• Recently, I helped defend a school district in a case where a two-year-old baby crawled beneath a school bus to reach her mother on the other side, while the police force, the decedent’s counsel and an unnamed defense shill invented evidence that the child had been in front of the bus, where she should have been spotted by the driver – basing their case on a statement the driver never made, and a single smear on the bumper – even while their own DNA analysis of the bus’ undercarriage found not a shred of tissue, hair or fiber anywhere but on the curb-side rear tire, fender well and mud flap. Unfortunately, the decedent was the daughter of the Deputy County Prosecutor, and no stones were left unturned to fabricate a preposterous case where law enforcement officers lied and their expert witnesses swore to them.
  • In another recent lawsuit where I helped defend a transit agency, a squat, grossly-overweight passenger seated directly opposite the rear door chose to arise while the bus was pulling into the stop, and presumably from the inertial and centrifugal forces that would have barely affected her had she remained seated for two or three more seconds (i.e., until the bus stopped), she spilled into the aisle, tumbled down the stepwell, and blasted open the rear doors like the 250-lb. bowling ball she effectively became.

I wish I could say the defendants were victorious in each of these law suits. But that was not always the case, just as the whims of our legal system often deny justice and compensation to victims of genuine negligence whose lives are radically transformed forever by an incident that need not and should not have occurred, and which would not have but for a considerable range and diversity of errors and omissions. As an individual defendant – or more typically its insurance carrier – the tendency is to settle the case irrespective of the justice involved, and often for sums disproportionate to the relative merits of the case. But as an industry, settling out cases where one’s agency or employees are blamed for errors and omissions that lay completely beyond their control is a debilitating trend that encourages lawsuits in situations that warrant mere condolences or apologies, and sets fire to harbingers of greed unleashed by the contingent fee arrangement and other dynamics of our peculiar legal system and its tilted and wobbly game board.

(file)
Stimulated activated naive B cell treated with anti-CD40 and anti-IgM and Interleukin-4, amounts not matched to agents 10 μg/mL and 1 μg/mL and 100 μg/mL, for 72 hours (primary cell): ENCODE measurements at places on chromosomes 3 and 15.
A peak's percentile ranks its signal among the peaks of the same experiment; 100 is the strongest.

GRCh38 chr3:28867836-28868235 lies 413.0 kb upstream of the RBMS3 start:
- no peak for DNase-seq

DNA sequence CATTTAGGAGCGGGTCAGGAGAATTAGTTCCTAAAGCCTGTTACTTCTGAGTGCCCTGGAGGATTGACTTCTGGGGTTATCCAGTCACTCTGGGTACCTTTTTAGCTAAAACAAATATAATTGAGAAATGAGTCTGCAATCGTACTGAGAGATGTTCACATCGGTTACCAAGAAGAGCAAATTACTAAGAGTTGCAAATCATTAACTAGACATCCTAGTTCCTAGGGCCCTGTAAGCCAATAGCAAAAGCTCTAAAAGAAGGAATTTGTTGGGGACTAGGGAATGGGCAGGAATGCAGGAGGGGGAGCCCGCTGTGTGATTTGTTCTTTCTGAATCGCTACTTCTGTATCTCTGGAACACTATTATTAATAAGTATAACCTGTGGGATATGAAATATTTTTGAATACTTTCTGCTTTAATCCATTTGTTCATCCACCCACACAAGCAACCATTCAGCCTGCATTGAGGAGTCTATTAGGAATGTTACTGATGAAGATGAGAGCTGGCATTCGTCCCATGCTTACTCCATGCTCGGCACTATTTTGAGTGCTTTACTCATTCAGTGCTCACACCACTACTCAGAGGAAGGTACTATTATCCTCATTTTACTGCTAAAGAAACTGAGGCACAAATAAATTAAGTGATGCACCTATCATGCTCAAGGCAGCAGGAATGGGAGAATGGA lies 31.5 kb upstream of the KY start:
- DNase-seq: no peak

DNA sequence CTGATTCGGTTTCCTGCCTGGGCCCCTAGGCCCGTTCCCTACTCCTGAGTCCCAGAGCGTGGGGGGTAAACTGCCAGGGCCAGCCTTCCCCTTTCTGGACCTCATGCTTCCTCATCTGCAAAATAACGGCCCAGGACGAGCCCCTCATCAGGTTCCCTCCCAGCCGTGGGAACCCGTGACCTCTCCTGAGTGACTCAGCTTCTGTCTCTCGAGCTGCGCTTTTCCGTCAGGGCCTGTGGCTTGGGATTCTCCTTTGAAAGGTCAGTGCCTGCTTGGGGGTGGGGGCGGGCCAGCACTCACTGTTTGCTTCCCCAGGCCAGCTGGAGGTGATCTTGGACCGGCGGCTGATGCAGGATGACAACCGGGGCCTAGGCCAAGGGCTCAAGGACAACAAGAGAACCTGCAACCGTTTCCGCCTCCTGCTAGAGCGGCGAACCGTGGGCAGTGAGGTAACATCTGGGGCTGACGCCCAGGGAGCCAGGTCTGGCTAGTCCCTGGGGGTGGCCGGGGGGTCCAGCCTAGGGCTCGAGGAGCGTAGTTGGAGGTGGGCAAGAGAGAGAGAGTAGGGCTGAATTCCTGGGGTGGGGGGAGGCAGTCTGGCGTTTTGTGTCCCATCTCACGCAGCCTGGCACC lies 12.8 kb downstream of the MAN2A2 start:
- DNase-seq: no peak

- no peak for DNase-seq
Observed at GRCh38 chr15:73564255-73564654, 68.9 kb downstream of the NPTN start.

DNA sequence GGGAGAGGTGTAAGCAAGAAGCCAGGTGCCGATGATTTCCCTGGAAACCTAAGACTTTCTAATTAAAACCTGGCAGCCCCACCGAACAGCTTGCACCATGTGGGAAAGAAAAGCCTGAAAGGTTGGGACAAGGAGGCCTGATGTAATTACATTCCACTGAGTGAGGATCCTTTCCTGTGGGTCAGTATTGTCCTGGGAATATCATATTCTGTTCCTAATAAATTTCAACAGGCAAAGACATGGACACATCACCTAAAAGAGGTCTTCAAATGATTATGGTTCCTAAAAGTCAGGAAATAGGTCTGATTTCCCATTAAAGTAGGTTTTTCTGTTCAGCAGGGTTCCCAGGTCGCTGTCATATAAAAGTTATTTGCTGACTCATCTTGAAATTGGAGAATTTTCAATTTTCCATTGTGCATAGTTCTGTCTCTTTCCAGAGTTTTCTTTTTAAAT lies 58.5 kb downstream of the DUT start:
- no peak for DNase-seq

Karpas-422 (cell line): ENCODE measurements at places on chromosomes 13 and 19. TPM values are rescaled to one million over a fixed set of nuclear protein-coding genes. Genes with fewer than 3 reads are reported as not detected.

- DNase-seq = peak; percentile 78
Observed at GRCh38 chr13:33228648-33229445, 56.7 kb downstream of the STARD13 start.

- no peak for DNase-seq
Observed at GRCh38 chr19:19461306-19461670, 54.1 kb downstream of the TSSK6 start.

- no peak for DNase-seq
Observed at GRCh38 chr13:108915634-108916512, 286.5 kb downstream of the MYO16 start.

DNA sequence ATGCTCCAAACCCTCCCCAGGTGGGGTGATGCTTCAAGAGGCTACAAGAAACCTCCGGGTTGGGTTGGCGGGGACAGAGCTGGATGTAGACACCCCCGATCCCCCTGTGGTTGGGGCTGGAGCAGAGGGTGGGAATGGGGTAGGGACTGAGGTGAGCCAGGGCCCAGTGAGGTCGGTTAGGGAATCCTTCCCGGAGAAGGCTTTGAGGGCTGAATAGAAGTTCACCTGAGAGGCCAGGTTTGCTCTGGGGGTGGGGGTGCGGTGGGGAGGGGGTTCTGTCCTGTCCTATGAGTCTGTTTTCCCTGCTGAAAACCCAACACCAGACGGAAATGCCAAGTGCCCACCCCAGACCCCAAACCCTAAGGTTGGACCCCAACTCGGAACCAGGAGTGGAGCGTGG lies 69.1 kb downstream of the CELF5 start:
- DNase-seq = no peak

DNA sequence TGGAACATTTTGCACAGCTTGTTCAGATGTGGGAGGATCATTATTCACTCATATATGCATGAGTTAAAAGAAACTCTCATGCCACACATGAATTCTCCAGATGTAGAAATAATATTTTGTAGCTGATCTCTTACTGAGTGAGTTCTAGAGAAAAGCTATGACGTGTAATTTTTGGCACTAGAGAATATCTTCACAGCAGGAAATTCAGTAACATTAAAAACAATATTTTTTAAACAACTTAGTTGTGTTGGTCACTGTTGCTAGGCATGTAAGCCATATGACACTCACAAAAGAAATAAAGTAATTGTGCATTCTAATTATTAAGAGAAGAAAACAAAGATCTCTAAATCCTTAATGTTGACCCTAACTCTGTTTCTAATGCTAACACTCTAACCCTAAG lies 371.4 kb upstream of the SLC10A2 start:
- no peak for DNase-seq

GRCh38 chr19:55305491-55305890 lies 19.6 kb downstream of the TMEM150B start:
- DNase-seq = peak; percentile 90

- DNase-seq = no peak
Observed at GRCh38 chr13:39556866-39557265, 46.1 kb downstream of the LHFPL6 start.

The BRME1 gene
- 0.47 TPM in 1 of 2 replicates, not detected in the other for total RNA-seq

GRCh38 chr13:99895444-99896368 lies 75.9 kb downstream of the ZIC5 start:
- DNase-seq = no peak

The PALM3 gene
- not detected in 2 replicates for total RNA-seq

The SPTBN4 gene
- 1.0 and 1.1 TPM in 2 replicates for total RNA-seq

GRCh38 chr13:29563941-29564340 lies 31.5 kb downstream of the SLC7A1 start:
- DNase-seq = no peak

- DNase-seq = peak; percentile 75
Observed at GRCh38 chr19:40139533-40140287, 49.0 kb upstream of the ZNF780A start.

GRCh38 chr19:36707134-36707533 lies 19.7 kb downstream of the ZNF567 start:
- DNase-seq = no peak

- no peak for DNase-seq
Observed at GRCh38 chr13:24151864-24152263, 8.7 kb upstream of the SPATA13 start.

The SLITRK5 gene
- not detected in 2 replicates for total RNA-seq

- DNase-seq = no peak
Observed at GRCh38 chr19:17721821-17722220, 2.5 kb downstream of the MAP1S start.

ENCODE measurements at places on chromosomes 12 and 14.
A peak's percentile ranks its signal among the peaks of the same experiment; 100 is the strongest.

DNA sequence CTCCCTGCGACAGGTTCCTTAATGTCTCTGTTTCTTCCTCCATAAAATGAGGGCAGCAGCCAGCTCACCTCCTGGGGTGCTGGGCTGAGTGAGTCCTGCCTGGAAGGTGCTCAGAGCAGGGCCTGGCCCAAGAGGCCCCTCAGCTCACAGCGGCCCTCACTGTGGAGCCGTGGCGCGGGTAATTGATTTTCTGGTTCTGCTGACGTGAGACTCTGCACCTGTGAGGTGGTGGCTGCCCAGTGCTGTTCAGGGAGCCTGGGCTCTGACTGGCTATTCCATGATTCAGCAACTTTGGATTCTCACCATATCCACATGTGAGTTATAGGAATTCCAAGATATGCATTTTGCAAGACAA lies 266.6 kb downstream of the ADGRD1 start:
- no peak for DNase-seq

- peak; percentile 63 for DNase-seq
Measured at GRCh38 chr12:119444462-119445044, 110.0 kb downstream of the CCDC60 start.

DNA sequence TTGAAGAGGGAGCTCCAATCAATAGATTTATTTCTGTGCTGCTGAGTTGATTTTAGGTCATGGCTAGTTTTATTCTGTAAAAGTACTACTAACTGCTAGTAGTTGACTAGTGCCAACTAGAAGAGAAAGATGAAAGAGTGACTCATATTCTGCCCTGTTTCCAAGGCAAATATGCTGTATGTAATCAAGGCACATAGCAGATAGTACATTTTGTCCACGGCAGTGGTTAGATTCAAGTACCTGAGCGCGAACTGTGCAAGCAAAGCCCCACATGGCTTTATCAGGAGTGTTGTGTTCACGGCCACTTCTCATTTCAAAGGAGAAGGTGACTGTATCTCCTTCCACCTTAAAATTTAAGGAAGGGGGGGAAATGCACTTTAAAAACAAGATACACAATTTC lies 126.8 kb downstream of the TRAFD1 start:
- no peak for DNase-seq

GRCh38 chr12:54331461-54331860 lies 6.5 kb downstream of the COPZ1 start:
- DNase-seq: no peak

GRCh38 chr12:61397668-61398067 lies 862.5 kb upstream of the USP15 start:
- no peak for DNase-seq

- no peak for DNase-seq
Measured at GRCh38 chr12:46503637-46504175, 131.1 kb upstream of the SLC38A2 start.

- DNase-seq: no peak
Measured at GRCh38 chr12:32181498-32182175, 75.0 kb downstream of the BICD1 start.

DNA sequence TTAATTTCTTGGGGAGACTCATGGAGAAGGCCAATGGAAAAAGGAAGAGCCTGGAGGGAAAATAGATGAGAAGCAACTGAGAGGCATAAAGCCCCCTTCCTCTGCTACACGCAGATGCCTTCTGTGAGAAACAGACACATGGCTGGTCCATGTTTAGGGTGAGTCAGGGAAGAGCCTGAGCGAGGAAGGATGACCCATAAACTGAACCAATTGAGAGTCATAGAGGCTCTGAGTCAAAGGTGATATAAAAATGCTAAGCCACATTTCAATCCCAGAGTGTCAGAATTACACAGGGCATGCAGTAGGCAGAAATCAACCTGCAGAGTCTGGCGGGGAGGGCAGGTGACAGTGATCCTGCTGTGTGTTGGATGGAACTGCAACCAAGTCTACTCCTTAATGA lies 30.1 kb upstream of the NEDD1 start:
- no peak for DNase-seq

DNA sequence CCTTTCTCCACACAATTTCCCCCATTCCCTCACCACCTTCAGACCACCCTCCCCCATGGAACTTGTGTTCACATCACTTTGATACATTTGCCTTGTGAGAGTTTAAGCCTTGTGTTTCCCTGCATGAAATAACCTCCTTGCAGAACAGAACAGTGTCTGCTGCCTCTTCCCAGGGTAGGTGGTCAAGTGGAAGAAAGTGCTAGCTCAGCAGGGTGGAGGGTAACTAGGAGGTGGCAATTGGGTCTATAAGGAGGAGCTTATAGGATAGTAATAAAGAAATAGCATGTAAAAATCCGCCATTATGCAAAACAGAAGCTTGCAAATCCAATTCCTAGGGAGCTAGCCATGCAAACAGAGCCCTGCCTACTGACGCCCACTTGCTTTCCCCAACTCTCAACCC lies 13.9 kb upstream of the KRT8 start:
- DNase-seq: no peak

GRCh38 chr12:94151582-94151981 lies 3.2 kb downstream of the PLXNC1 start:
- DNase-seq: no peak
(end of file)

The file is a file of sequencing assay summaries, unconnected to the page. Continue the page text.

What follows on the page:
Lots of Questions, Few Answers

Every transportation industry defendant cannot afford to fight every battle, particularly where key decisions are made by underwriters with significantly different agendas. But we would be far stronger as an industry if we routinely fought those lawsuits where we and our personnel were clearly not at fault, and where the forces leading to an incident lay clearly beyond out control.

Two hundred lawsuits ago, I was fully convinced that effort was the principal variable in winning a lawsuit, trumping not only an attorney’s skill and his or her expert’s knowledge, but even the facts. Two hundred lawsuits later, I am even more convinced this is the case. Whether our industry can devise a mechanism, formulate a goal, or even take a position to defend ourselves when unjustly accused remains a question rarely asked. Unfortunately, it is a big question begging for an answer. Do we have one? No we do not. Should we? You tell me.

Publications: National Bus Trader.